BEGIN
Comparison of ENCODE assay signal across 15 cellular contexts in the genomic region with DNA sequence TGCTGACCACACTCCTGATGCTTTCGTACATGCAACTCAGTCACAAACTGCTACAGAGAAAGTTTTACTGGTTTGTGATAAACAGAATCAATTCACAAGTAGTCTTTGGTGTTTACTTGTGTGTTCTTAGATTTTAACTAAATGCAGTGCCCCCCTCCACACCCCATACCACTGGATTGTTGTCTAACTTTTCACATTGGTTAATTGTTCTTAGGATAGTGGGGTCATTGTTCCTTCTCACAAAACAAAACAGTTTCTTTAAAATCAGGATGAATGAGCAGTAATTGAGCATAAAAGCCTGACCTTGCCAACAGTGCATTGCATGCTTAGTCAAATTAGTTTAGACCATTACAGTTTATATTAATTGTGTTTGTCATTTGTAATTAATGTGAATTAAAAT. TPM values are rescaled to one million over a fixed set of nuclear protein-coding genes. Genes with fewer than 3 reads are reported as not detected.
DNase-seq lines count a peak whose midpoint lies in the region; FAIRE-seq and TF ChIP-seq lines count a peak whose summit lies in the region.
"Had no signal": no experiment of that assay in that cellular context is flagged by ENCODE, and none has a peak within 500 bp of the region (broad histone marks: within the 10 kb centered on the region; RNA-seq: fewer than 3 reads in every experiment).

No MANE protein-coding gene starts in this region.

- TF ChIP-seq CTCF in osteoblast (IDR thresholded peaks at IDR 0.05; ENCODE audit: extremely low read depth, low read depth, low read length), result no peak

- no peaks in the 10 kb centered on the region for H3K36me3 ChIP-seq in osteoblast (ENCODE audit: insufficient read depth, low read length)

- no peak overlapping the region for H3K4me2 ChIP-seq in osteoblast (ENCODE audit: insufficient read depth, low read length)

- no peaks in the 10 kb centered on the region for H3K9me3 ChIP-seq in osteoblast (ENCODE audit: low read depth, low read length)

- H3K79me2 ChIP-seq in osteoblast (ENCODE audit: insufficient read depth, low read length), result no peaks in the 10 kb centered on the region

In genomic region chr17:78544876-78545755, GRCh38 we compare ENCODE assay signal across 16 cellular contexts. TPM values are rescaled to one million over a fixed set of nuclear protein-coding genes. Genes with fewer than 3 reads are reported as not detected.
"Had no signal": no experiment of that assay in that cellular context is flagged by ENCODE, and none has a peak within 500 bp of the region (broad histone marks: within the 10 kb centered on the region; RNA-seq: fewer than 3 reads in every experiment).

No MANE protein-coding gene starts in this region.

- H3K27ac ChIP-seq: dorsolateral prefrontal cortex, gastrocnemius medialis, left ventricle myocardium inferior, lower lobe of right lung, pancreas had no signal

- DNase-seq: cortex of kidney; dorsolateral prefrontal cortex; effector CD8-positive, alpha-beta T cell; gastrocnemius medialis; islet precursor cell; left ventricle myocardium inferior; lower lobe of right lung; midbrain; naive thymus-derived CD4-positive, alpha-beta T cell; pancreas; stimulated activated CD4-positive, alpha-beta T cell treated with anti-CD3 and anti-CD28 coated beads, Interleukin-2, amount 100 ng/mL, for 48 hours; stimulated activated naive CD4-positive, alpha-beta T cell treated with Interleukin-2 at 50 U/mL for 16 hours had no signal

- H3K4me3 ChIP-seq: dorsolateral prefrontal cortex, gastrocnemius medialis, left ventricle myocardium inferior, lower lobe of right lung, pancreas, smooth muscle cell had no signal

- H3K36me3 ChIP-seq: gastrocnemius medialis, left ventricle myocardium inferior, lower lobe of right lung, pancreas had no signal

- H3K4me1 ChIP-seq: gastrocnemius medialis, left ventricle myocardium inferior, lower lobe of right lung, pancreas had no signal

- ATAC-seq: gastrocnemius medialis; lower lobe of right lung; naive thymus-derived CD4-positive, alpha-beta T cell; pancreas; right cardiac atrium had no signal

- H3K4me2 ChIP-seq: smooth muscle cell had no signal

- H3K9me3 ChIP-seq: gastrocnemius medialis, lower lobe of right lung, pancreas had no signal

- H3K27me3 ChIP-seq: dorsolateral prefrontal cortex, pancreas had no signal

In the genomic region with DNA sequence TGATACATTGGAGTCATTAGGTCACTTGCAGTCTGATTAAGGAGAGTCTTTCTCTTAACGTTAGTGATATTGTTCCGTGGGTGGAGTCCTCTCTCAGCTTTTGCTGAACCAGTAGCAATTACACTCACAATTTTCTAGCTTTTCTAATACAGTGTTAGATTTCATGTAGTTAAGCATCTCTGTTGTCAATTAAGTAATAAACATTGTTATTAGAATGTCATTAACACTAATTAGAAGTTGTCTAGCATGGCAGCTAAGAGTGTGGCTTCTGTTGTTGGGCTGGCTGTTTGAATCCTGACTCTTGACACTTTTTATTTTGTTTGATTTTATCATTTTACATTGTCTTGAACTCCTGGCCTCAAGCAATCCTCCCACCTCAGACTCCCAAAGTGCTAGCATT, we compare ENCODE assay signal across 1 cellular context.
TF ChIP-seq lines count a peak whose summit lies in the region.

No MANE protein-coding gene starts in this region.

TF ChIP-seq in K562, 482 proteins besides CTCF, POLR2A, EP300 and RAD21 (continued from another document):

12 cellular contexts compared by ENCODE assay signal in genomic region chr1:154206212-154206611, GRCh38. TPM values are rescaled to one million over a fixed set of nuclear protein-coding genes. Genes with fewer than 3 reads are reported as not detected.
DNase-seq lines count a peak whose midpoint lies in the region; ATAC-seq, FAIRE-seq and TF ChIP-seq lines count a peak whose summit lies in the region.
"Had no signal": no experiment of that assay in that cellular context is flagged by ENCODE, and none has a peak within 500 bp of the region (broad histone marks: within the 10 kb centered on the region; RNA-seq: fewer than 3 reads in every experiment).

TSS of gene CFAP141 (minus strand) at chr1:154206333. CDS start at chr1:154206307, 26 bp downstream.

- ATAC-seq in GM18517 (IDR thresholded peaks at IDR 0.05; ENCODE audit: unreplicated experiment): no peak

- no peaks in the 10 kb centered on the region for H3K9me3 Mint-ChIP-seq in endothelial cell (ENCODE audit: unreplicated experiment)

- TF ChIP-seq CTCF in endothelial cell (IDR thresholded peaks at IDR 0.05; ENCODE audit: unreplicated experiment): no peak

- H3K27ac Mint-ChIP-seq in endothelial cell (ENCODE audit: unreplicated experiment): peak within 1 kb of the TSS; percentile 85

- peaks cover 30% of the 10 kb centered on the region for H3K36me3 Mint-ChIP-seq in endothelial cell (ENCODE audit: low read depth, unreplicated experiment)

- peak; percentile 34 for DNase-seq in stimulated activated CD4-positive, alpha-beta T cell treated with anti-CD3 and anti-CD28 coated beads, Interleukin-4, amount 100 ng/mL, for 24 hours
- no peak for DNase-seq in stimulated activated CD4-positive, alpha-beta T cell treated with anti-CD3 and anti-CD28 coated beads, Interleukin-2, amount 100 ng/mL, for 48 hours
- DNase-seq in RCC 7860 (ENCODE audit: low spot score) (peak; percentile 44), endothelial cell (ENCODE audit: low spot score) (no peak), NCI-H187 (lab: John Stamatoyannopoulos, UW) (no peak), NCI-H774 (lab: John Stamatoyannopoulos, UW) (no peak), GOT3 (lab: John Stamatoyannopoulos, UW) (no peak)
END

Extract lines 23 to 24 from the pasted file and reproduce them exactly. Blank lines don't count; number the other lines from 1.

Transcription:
TF ChIP-seq lines count a peak whose summit lies in the region.

No MANE protein-coding gene starts in this region.